Friday, April 25, 2014

Breaking News Update ~Let the Retaliation Begin

 Johnson High news conference
Huntsville Superintendent Casey Wardynski, center, and school board president Laurie McCaulley, right, listen Monday afternoon as Huntsville resident Carlos Mathews talks about the choosing of possible names for a new northwest Huntsville high school to replace Johnson High. Behind Mathews are pictures of astronauts Ronald McNair and Mae Carol Jemison, whose names may grace the new high school and a new junior high to be built on the same campus. (Crystal Bonvillian/ 

Breaking News Update! County Commissioner's daughter files lawsuit claiming school board retaliation.

An overflow crowd filled First Missionary Baptist Church Wednesday night to pray for peace and equality in Huntsville's schools. But did the prayers help mend the rift between the city's black leaders and its school officials?

Absolutely Not, it only made school officials more determined not to listen to the city's black community.  Thanks to BOE member Laurie McCaulley, the only black elected official who supports the re-segregation of the school district, we know the only reason the Superintendent and the Board of Education attended the meeting was because Mayor Battle invited them. It must have been painful for them to have to sit there and listen to the lies and deceptions be exposed before God and country.

Mending fences with the black community is the last thing on the mind of this superintendent. Wardynski, assisted by the district 1 BOE representative , and the president of the Huntsville Council of PTSA's, attended the J.O.Johnson PTSA election the day after the prayer vigil.  According to my sources, with Wardynski, McCaulley, and Elisa Ferrall in attendance,  members of the J.O. Johnson Alumni Association were told their individual memberships were not valid because there were no copies of their membership applications.  They were also informed the application fees they paid were a donation, and refused to refund them.  So they had a record of the donations but not the membership.  Only two members of the JOJ Alumni Association were allowed to vote, but here's the kicker, ballots were not secret, they had to be printed and signed or they weren't counted.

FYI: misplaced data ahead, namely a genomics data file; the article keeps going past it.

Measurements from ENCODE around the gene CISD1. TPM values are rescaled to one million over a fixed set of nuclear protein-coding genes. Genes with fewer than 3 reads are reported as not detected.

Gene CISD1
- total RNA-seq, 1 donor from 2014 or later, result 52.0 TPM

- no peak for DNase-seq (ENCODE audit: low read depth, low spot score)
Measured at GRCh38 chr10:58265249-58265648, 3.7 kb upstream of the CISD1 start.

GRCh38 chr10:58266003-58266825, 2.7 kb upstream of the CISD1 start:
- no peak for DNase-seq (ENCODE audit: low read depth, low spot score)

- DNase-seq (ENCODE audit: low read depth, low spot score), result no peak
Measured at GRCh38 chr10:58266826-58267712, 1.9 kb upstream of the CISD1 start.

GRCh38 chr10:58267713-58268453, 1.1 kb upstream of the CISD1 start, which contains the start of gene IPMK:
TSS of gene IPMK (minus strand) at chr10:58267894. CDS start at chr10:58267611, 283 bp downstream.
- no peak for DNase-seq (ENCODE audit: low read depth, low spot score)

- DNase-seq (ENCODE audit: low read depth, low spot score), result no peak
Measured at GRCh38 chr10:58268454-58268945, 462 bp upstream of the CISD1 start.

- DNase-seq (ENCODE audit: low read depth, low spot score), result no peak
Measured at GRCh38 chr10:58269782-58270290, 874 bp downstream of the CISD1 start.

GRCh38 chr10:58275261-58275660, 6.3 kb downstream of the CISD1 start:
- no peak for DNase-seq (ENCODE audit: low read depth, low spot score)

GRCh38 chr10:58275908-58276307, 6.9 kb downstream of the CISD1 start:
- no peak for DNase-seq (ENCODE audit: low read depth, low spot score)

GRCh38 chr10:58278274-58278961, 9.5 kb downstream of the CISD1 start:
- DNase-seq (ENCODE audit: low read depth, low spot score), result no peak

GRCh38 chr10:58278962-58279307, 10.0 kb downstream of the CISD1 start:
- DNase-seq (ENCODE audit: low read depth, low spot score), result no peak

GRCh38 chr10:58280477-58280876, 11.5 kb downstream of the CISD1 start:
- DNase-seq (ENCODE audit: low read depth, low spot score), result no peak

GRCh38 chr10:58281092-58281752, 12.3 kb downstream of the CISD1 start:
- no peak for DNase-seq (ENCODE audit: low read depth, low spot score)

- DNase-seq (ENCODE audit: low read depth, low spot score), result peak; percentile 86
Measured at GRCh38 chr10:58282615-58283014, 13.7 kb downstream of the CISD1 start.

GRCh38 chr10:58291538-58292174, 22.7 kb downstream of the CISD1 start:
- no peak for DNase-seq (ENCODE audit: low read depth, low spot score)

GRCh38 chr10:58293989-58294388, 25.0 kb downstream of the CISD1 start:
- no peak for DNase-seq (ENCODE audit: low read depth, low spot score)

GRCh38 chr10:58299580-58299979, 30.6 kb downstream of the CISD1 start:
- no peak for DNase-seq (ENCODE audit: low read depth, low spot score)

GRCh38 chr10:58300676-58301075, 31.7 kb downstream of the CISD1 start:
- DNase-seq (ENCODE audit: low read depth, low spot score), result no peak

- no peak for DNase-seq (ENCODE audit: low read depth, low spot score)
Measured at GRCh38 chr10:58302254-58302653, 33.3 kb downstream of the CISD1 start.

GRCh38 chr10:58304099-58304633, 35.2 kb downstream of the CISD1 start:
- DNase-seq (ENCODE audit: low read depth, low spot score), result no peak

Reynard Jones was elected President, and Carlos Matthews was elected Vice President of the J.O.Johnson PTSA by a vote of 21-2.  Neither of these persons have children who attend J.O. Johnson,  nor are either J.O.Johnson Alums.  Both were members of the hand picked members of the so called naming committee.
Last night the Huntsville City School Board of Education violated their own policy on the Selection of School, Facility, and/or Property Name (Policy 2.9, presented September 5, 2013) by concluding the process and voting on the new names approximately three weeks before they were allowed to do so.
On September 5, 2013, the board met and discussed during their work session a new policy entitled, “Selection of School, Facility, and/or Property Name” (Policy 2.9). This policy was necessary to ensure that the process of receiving new names for schools would be as open to the public as possible. Laurie McCaulley, who was at that time serving as the School Board President, assured the public present that evening that the public would have every opportunity to “have input on these changes.
 Why is Wardynski trying to gain control of the J.O.Johnson PTSA?  Possibly for the same reason the BOE violated their own naming policy.
The board was receiving political heat over this decision, and they don’t like political heat or pressure. Despite their claims to the contrary, they actually do prefer it when the board room is filled with nothing but employees whom they control.
That was why they held between 10 and 15 seats in a standing room only crowd last night for TFAers. (There are, by the way, only about 50 seats in the room that aren’t always taken by school district employees.)